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Posted on Wed, Jan 11, 2012 : 5 a.m.

Addiction to porn is dangerous for teen and his girlfriend

By Dear Abby

DEAR ABBY:

I have been dating "Kyle" for more than six months, but I have loved him for more than two years. I always thought we had a wonderful relationship and that Kyle was a sweet, innocent guy. Well, he just confided to me that he has an Internet porn addiction! I'm very hurt by this and don't want to lose him. What should I do? (By the way, we're both 14.) -- INNOCENT TEEN IN MICHIGAN

DEAR INNOCENT TEEN:

You should urge Kyle to get help for his addiction. Addiction, by definition, is behavior that is compulsive and out of control.

The problem with teenage boys getting involved with Internet porn is it gives them an unrealistic expectation of how regular, normal women look and act. Although you don't want to lose him, becoming more involved could lead to his wanting to try out his sexual fantasies with you -- and if you go along with it, it will land you in a world of trouble. The smart thing to do is end this relationship now.


DEAR ABBY:

My daughter "Denise's" fiance is 12 years older than she is and still lives with his parents. "Leo" is turning Denise into his mother.

I first noticed it when she cut her beautiful long hair short and in the same style as his mother. Now her lipstick shade is the same as Leo's mother's as well as her glasses and clothing.

At a recent gathering I remarked to Leo, "Wow, Denise looks more like your mother than she does me." After that, our relationship soured. Apparently, he didn't like my observation. Was I wrong? -- CREEPED OUT IN CALIFORNIA

DEAR CREEPED OUT:

No. But you may have said it to the wrong person. You should have said it to your daughter, who may be doing it because she thinks Leo's mother has great taste. Denise could also be consciously or unconsciously doing this to please him.

There's an old song, "I Want a Girl Just Like the Girl That Married Dear Old Dad." Many men idealize their mothers, and it may be a reason why Leo still lives with his parents.


DEAR ABBY:

My husband and I are empty nesters. We both work and live far from our kids and grandkids. I have wanted to move closer to them, but I also understand we need to meet our goals for a secure retirement.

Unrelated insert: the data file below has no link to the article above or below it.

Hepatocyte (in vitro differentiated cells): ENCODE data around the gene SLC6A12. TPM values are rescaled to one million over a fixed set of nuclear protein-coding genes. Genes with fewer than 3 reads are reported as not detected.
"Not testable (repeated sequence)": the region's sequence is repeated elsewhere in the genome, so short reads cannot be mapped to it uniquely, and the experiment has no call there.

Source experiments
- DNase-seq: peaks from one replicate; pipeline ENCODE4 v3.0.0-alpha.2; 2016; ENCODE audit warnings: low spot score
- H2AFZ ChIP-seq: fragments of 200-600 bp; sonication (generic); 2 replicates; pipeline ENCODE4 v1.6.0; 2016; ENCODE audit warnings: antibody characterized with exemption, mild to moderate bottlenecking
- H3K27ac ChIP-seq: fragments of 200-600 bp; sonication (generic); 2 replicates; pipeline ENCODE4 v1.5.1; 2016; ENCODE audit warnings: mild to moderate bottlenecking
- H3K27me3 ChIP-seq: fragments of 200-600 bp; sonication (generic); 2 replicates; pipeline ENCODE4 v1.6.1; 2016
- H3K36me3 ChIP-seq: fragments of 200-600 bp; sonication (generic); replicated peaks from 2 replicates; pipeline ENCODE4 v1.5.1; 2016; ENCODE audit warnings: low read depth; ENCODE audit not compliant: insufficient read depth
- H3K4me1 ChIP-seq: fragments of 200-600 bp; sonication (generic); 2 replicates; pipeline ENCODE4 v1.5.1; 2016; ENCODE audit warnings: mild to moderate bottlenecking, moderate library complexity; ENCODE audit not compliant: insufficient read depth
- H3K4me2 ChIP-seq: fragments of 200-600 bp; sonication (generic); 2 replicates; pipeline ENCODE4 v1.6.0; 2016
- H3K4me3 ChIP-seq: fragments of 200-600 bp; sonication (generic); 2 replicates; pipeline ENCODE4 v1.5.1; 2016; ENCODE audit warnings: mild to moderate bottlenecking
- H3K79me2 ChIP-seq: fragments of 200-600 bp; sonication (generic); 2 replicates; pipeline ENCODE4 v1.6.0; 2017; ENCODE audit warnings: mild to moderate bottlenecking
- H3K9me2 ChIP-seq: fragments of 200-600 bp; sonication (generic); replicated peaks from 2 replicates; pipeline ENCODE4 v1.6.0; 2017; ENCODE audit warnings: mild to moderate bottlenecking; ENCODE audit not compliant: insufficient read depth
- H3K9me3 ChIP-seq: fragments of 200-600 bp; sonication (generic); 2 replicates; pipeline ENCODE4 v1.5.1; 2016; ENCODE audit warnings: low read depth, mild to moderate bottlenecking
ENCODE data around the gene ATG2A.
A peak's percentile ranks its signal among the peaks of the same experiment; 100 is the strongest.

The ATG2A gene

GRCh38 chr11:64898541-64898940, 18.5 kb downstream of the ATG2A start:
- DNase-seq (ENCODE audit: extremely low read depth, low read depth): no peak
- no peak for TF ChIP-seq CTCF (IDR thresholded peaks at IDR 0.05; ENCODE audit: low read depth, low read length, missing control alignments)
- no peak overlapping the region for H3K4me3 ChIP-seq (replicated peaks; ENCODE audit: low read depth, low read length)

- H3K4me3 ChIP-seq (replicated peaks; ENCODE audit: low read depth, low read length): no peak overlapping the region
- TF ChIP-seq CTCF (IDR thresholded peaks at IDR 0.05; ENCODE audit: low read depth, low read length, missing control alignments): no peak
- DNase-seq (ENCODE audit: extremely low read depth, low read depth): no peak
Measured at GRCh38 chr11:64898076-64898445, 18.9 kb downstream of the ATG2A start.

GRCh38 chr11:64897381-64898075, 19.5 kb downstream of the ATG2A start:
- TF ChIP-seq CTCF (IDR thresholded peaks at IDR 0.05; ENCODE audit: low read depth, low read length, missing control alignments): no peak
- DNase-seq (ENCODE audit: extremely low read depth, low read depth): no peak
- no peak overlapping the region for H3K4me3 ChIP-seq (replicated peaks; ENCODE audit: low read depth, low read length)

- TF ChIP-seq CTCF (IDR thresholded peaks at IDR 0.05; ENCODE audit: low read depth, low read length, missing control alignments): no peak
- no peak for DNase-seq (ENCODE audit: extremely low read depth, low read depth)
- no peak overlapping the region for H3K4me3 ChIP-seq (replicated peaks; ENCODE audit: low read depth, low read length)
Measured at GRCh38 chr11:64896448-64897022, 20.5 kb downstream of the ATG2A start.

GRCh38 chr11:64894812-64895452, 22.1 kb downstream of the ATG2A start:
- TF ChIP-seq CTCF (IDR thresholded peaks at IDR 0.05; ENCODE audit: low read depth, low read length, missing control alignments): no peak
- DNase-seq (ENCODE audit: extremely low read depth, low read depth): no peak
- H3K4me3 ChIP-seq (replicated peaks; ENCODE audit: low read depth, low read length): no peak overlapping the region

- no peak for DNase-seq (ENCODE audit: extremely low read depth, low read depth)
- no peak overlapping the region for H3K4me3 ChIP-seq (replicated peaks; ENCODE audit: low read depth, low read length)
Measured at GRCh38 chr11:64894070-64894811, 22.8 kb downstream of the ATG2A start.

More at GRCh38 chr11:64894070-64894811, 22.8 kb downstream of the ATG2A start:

The problem is, I'm lonely and I think my husband is, too. We work long hours and spend our weekends doing chores. My solution to help myself feel better is to get a dog. My husband, however, doesn't want one. He wants to wait until "later" -- whenever that is. I think a pet would make me leave work earlier and force both of us to get out of the house. I know there are expenses involved, but I'm willing to make sacrifices.

Am I being unreasonable or silly? I want my husband to be a part of raising a pet and, perhaps, participate in some obedience training. I'm trying my best to persuade him without being a nag, but I'm beginning to feel like a little kid who's begging "Daddy" for a puppy. I'd appreciate some advice. -- PINING FOR A PUPPY IN TEXAS

DEAR PINING:

Before embarking on a "pet" project, don't you think you should first find out what may be causing your husband's behavior? While a dog could work wonders and help you both be more active, between his job and the weekend chores, taking a puppy to obedience training may be too much for him. If he's not up to it, would you be willing to shoulder that task -- and the walking, feeding, grooming and cleaning up?

An energetic puppy can be a lot to handle. Would you consider adopting an older dog, or fostering one that needs a temporary home? I don't recommend bringing a dog into your lives unless your husband agrees. And if he doesn't, please consider volunteering a few days a month at an animal shelter or pet rescue kennel.


Dear Abby is written by Abigail Van Buren, also known as Jeanne Phillips, and was founded by her mother, Pauline Phillips. Write Dear Abby at www.DearAbby.com or P.O. Box 69440, Los Angeles, CA 90069.


Abby shares more than 100 of her favorite recipes in two booklets: "Abby's Favorite Recipes" and "More Favorite Recipes by Dear Abby." Send a business-size, self-addressed envelope, plus check or money order for $12 (U.S. funds) to: Dear Abby -- Cookbooklet Set, P.O. Box 447, Mount Morris, IL 61054-0447. (Postage is included in price.)

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